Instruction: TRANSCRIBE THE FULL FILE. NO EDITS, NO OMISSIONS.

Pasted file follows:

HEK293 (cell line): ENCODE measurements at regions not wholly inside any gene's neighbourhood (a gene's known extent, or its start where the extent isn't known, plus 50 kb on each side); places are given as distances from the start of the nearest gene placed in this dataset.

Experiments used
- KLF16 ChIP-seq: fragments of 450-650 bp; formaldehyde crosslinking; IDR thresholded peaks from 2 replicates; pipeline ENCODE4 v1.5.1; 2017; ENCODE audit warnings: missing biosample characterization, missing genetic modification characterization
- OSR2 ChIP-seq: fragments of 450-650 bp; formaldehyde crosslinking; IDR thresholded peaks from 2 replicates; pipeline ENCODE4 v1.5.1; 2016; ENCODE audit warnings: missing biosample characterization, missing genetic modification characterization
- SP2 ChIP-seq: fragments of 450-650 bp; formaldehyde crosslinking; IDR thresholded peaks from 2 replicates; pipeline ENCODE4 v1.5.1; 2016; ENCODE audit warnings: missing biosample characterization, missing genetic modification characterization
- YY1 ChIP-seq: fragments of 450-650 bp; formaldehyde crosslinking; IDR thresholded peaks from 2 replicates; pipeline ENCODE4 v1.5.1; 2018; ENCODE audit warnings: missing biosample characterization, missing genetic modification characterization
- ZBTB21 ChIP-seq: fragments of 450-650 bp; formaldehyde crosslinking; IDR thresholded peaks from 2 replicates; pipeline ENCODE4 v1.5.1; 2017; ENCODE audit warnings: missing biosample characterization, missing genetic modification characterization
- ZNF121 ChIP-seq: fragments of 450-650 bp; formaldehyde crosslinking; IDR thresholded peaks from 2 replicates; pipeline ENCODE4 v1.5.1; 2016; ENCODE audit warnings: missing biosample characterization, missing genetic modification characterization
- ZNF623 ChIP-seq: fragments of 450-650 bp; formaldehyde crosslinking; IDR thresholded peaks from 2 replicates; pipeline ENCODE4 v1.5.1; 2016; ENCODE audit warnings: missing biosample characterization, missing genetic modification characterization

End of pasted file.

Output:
HEK293 (cell line): ENCODE measurements at regions not wholly inside any gene's neighbourhood (a gene's known extent, or its start where the extent isn't known, plus 50 kb on each side); places are given as distances from the start of the nearest gene placed in this dataset.

Experiments used
- KLF16 ChIP-seq: fragments of 450-650 bp; formaldehyde crosslinking; IDR thresholded peaks from 2 replicates; pipeline ENCODE4 v1.5.1; 2017; ENCODE audit warnings: missing biosample characterization, missing genetic modification characterization
- OSR2 ChIP-seq: fragments of 450-650 bp; formaldehyde crosslinking; IDR thresholded peaks from 2 replicates; pipeline ENCODE4 v1.5.1; 2016; ENCODE audit warnings: missing biosample characterization, missing genetic modification characterization
- SP2 ChIP-seq: fragments of 450-650 bp; formaldehyde crosslinking; IDR thresholded peaks from 2 replicates; pipeline ENCODE4 v1.5.1; 2016; ENCODE audit warnings: missing biosample characterization, missing genetic modification characterization
- YY1 ChIP-seq: fragments of 450-650 bp; formaldehyde crosslinking; IDR thresholded peaks from 2 replicates; pipeline ENCODE4 v1.5.1; 2018; ENCODE audit warnings: missing biosample characterization, missing genetic modification characterization
- ZBTB21 ChIP-seq: fragments of 450-650 bp; formaldehyde crosslinking; IDR thresholded peaks from 2 replicates; pipeline ENCODE4 v1.5.1; 2017; ENCODE audit warnings: missing biosample characterization, missing genetic modification characterization
- ZNF121 ChIP-seq: fragments of 450-650 bp; formaldehyde crosslinking; IDR thresholded peaks from 2 replicates; pipeline ENCODE4 v1.5.1; 2016; ENCODE audit warnings: missing biosample characterization, missing genetic modification characterization
- ZNF623 ChIP-seq: fragments of 450-650 bp; formaldehyde crosslinking; IDR thresholded peaks from 2 replicates; pipeline ENCODE4 v1.5.1; 2016; ENCODE audit warnings: missing biosample characterization, missing genetic modification characterization